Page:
The United States, Russia, Britain and France have been relentlessly bombing Islamic State (ISIS) positions. And yet ISIS is not in retreat. Though the Iraqi army on Monday recaptured Ramadi, provincial capital of the Sunni-dominated Anbar region, ISIS leader Abu Bakr al-Baghdadi remains defiant. In a 24-minute audio message released last Saturday, he taunted Western governments: "Your hearts are full of fear from the Mujahideen."
What is needed to defeat ISIS and end the unspeakable brutalities it is inflicting on its victims? The short answer: ground troops.
Aerial bombing has limitations. President US Barack Obama has forbidden US fighter jets from targeting civilian areas in ISIS-held territory. Consider Raqqa, ISIS' de facto capital and headquarters. A cluster of buildings in Raqqa houses top ISIS leaders, control centres and a jail. The jail has civilian prisoners from the West as well as from local militias. The US has so far avoided bombing these buildings for fear of loss of civilian life.
Russia has no such compunctions. But it too has not bombed ISIS buildings in Raqqa, instead targeting Syrian President Bashar al-Assad's heavily armed opponents backed by America's Central Intelligence Agency (CIA). Zahran Alloush, leader of one of the most powerful of these groups, Jaysh al-Islam, was killed last week in a Russian air strike.
The key cities under ISIS control are Raqqa in Syria and Mosul in Iraq. They need to be re-captured if ISIS is to be defeated. The only way to do that is commiting ground troops.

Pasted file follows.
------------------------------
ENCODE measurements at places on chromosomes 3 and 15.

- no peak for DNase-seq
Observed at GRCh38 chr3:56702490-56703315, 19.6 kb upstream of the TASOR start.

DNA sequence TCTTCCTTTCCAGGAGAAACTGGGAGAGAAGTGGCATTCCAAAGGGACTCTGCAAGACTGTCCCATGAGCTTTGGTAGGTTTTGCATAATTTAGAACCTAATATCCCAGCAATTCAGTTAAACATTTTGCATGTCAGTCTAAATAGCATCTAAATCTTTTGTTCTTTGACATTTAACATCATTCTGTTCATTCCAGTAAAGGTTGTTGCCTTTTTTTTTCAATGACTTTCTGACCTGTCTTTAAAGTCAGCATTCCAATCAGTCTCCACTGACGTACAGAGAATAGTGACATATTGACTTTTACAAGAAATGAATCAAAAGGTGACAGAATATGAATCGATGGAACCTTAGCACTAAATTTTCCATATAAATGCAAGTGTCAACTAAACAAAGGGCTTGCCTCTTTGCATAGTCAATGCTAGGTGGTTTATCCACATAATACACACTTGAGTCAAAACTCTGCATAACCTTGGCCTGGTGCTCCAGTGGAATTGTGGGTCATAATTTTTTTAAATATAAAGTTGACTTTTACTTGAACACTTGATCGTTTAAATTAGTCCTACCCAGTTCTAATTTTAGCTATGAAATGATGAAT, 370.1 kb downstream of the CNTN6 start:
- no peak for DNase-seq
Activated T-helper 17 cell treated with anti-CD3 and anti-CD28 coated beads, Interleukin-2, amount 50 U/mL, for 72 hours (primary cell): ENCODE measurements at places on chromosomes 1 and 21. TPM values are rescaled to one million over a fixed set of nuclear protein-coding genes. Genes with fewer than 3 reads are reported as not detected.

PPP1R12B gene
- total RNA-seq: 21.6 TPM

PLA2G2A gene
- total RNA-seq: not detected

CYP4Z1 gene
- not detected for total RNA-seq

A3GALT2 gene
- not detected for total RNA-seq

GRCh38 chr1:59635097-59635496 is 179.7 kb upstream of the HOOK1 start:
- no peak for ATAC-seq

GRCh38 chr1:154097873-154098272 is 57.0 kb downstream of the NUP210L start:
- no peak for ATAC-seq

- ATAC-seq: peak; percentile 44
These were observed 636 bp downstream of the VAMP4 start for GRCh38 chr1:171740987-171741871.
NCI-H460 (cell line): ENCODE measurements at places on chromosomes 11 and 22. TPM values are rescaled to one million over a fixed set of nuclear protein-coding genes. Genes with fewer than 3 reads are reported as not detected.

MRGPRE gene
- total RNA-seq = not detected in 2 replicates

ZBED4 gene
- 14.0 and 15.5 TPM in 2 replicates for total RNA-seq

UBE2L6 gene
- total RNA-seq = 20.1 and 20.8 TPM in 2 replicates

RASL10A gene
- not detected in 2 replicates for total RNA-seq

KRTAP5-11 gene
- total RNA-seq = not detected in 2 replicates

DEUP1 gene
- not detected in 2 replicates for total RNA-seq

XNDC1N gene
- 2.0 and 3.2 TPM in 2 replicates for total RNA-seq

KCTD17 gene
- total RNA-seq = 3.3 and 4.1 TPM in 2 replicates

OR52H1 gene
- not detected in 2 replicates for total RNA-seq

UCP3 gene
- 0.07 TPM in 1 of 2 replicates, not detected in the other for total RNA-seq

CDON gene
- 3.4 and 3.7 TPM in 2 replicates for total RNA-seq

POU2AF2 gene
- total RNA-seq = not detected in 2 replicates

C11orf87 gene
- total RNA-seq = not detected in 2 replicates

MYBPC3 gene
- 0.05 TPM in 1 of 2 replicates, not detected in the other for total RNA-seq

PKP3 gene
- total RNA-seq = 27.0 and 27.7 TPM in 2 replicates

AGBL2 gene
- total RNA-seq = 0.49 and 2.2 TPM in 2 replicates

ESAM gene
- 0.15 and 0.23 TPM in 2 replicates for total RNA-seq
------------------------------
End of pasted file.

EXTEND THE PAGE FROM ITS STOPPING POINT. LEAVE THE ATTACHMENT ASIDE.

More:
On December 29, Iraqi prime minister Haider al-Abadi said that "2016 will be the year of the big and final victory, when Daesh's presence in Iraq will be terminated." He may be underestimating ISIS' resilience.
The US invasion of Iraq in 2003 with a force of over 1,00,000 US ground troops, which led to the eventual emergence of ISIS, was misconceived. It destroyed the Iraqi army, led to the dismantling of the Iraqi bureaucracy and set Sunni against Shia.
But when ground troops are required - as they are now in Syria and Iraq - US policy has again proved shortsighted. Obama is obsessed with ousting Assad who may be a brutal dictator but is still a better option than either ISIS or opposition terrorist groups like Jaysh al-Islam which the CIA has been funding and arming for over four years in an attempt to remove Assad from office.
If Washington's earlier Iraq policy was myopic, its Syria policy today operates blindfolded. Obama has proved a timid, indecisive leader. He withdrew US ground troops from Iraq before the country could rebuild its army to defend the country from ISIS. As a result, key areas in Iraq are now under ISIS control.
The Middle-East has a chequered history. Countries like Iraq, Syria, Jordan, Qatar, Saudi Arabia and the United Arab Emirates (UAE) did not exist before 1920. After the First World War ended in defeat for the Ottomans in 1918, the Americans, British and French carved up the Ottoman-ruled Middle-East into artificial nations, disregarding old sectarian conflicts between Shia, Sunni, Kurd and other ethnicities.